Lecture Notes

































































































Authorizing War

The First Gulf War was legal, the second was not.

It may seem strange to think of wars as being “legal” or “illegal,” but the United Nations does try to make this distinction. To appreciate the difference, let’s examine two recent U.S. invasions:

Specifically, we are going to study these two wars from a legal point of view.

The 1991 Invasion of Iraq (also known as the 1st Gulf War)

In 1991, Iraq’s dictator, Saddam Hussein, invaded the neighboring country of Kuwait, in order to seize Kuwait’s oil wells. Was the invasion legal? Certainly not. Member states of the UN have explicitly agreed never to use force against another sovereign state—except in cases of self-defense. Saddam was violating the conditions of his UN membership.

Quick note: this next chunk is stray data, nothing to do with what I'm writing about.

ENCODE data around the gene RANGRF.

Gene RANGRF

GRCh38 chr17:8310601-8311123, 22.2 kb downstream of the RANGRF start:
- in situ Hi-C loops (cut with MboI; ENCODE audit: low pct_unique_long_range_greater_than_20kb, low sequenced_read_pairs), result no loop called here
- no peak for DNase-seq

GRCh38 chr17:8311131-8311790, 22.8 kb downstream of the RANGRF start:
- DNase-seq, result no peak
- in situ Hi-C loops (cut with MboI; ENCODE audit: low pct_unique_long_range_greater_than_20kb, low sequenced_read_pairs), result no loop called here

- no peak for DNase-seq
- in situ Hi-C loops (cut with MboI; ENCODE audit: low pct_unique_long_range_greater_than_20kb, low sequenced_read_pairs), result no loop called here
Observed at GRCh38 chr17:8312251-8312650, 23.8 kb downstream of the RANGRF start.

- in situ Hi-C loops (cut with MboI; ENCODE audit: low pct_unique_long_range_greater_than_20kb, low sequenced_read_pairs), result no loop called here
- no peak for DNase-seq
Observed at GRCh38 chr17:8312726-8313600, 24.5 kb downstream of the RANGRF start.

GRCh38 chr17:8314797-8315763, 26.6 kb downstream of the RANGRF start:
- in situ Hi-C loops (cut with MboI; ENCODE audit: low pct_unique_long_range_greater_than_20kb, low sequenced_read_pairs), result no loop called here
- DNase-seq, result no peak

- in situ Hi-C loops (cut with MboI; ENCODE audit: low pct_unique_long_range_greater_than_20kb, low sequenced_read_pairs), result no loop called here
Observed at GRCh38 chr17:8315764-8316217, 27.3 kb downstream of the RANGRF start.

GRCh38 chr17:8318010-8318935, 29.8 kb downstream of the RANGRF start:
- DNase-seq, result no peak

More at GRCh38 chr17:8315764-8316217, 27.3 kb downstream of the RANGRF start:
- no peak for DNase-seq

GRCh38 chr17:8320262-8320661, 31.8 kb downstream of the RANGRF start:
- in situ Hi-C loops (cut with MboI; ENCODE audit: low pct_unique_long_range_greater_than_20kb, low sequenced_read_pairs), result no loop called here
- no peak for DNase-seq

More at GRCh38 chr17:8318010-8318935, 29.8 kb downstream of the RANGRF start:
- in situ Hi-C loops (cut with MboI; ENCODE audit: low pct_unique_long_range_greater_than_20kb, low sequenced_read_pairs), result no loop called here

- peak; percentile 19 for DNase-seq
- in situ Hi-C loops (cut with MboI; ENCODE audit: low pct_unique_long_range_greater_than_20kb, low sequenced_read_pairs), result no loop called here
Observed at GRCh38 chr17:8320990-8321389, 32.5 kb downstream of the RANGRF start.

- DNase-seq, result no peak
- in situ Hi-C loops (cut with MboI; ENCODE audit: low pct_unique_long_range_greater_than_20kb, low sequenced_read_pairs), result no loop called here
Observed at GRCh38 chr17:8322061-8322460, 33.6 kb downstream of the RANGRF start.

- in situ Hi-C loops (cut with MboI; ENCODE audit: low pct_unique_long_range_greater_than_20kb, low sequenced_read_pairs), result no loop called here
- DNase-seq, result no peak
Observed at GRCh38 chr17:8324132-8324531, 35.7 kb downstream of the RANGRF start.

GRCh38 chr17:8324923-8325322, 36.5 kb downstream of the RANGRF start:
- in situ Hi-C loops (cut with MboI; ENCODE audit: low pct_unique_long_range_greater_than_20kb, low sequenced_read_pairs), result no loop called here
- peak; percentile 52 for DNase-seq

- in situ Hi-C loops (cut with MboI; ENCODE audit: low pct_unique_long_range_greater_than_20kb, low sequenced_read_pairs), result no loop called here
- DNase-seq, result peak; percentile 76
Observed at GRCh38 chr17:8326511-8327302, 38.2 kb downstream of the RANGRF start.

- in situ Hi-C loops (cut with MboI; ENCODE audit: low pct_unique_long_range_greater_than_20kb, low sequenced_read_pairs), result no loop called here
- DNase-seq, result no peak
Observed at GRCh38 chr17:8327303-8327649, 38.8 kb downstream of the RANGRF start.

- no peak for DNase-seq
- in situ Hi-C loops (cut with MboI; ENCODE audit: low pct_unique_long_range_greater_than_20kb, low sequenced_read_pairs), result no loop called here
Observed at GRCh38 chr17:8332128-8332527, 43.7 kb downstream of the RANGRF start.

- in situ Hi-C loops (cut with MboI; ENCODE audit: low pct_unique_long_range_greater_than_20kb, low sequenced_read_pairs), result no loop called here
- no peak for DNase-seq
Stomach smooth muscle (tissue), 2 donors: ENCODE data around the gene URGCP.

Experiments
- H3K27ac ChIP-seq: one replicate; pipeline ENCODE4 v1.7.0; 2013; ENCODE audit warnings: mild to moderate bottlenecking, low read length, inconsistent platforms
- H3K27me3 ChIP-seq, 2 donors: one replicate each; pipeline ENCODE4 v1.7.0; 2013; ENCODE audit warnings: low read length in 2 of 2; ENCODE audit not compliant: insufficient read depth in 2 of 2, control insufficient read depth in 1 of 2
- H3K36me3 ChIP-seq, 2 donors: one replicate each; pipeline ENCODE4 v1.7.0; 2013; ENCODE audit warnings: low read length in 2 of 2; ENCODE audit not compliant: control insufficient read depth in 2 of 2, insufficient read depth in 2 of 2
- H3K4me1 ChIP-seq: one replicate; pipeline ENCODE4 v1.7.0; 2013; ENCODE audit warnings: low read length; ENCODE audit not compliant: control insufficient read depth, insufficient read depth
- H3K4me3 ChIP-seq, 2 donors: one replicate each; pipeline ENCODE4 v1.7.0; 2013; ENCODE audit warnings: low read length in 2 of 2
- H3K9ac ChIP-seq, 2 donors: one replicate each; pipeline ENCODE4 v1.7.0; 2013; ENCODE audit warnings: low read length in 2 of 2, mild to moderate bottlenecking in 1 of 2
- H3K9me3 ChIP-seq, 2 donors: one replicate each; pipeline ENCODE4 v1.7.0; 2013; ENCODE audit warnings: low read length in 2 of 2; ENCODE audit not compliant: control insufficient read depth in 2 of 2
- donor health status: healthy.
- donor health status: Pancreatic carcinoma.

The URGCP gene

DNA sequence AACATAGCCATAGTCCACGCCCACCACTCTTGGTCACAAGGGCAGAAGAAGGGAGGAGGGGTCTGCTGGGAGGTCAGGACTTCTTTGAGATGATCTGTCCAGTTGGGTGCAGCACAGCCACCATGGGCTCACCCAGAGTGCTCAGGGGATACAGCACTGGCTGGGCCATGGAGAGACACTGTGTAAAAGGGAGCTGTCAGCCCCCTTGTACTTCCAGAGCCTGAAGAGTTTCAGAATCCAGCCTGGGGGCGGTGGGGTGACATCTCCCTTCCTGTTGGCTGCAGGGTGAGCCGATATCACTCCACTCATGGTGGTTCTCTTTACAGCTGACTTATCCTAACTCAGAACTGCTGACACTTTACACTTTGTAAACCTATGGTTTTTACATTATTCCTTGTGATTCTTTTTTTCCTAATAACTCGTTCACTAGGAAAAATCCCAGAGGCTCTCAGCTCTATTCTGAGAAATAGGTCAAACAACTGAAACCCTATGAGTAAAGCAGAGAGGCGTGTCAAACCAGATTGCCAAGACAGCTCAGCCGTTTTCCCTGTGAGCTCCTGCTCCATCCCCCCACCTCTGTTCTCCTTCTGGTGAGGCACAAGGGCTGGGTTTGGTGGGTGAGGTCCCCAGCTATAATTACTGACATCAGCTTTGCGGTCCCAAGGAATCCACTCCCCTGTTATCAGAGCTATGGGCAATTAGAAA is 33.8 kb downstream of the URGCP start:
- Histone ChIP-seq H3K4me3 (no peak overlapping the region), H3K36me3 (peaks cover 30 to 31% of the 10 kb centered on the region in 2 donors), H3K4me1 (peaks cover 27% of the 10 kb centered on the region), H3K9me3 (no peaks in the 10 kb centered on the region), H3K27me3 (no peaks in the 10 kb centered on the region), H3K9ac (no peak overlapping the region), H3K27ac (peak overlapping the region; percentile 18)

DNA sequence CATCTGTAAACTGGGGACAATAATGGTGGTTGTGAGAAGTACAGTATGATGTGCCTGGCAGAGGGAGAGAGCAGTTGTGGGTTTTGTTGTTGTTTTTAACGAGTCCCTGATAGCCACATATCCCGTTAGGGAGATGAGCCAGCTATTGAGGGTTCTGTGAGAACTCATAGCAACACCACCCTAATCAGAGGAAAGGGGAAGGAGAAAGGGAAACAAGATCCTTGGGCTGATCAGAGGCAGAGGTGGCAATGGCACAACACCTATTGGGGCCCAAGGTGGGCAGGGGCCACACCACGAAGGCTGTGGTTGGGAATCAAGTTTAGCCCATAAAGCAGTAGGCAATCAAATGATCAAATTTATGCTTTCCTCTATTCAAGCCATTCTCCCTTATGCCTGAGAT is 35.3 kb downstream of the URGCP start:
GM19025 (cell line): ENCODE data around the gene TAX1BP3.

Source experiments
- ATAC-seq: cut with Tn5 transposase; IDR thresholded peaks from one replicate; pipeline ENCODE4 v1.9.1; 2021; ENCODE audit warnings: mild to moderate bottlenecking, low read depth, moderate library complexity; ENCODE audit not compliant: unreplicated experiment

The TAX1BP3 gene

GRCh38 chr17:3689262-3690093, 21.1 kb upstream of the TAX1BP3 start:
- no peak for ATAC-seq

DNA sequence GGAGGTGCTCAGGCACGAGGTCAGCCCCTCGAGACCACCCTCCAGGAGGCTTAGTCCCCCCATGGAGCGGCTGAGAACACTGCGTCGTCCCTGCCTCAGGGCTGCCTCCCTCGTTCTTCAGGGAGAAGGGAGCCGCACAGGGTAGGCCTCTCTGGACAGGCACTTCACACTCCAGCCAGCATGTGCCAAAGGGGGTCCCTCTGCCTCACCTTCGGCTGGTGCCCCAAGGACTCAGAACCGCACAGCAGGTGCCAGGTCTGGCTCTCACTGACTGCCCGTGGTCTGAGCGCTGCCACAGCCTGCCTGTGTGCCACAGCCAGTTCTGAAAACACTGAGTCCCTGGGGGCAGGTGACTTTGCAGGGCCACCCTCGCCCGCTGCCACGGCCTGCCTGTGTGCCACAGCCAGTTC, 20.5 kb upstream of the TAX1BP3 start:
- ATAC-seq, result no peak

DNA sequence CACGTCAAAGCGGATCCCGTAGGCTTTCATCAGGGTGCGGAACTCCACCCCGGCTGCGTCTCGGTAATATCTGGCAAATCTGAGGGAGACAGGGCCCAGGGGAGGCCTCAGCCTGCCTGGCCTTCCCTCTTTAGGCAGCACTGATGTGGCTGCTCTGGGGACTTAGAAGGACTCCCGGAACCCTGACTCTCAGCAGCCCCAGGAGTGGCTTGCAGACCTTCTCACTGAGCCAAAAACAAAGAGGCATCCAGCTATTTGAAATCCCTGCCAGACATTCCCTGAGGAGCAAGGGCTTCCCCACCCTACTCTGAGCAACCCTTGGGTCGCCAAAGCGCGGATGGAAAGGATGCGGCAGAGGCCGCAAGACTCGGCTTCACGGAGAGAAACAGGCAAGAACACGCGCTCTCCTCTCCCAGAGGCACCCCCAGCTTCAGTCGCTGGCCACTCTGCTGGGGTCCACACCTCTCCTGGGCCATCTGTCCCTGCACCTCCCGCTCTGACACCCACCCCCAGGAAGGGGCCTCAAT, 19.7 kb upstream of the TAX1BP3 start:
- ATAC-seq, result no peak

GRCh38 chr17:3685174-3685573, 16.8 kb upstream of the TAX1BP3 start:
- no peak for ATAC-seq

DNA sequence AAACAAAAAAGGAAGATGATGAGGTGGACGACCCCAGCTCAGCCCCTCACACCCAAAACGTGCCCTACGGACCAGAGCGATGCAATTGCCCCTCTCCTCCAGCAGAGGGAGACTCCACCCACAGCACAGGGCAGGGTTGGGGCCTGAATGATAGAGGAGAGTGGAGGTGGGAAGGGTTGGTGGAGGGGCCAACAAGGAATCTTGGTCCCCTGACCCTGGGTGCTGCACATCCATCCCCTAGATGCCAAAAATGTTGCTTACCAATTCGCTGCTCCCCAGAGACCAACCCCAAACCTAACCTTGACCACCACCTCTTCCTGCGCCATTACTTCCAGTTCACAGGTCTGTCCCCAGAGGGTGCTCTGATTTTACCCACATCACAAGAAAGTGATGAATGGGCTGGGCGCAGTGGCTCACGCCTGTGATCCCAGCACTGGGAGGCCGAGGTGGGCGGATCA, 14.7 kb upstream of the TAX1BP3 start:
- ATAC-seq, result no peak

How did the UN respond? The United Nations is a collective security arrangement. This means that all members have promised to come to the defense of any individual state that gets attacked. In other words, “an attack against one is an attack against all.”

Having been attacked, Kuwait went to the Security Council, and asked for the UN’s protection. With powerful friends like the U.S. sitting on the Security Council, Kuwait had no trouble convincing the Council that it had been unlawfully attacked, and the United Nations should do something about it. 

First, the SC issued a resolution: 

Resolution 660

The Security Council,

Alarmed by the invasion of Kuwait on 2 August 1990 by the military forces of Iraq,

1. Demands that Iraq withdraw immediately all its forces to the positions in which they were located on 1 August 1990. 


These are strong words when they come from the Security Council. Remember, SC resolutions are binding—so all member states are legally obliged to comply. If they don’t, they are breaking international law.

Despite the resolution, Saddam refused to withdraw his troops from Kuwait.

The SC now passed a second resolution, authorizing war with Iraq.

Resolution 678

The Security Council,

Noting that, despite all efforts by the United Nations, Iraq refuses to comply with its obligation to implement resolution 660, in flagrant contempt of the Security Council,

1. Authorizes member states to use all necessary means to uphold and implement resolution 660 and to restore international peace and security in the area.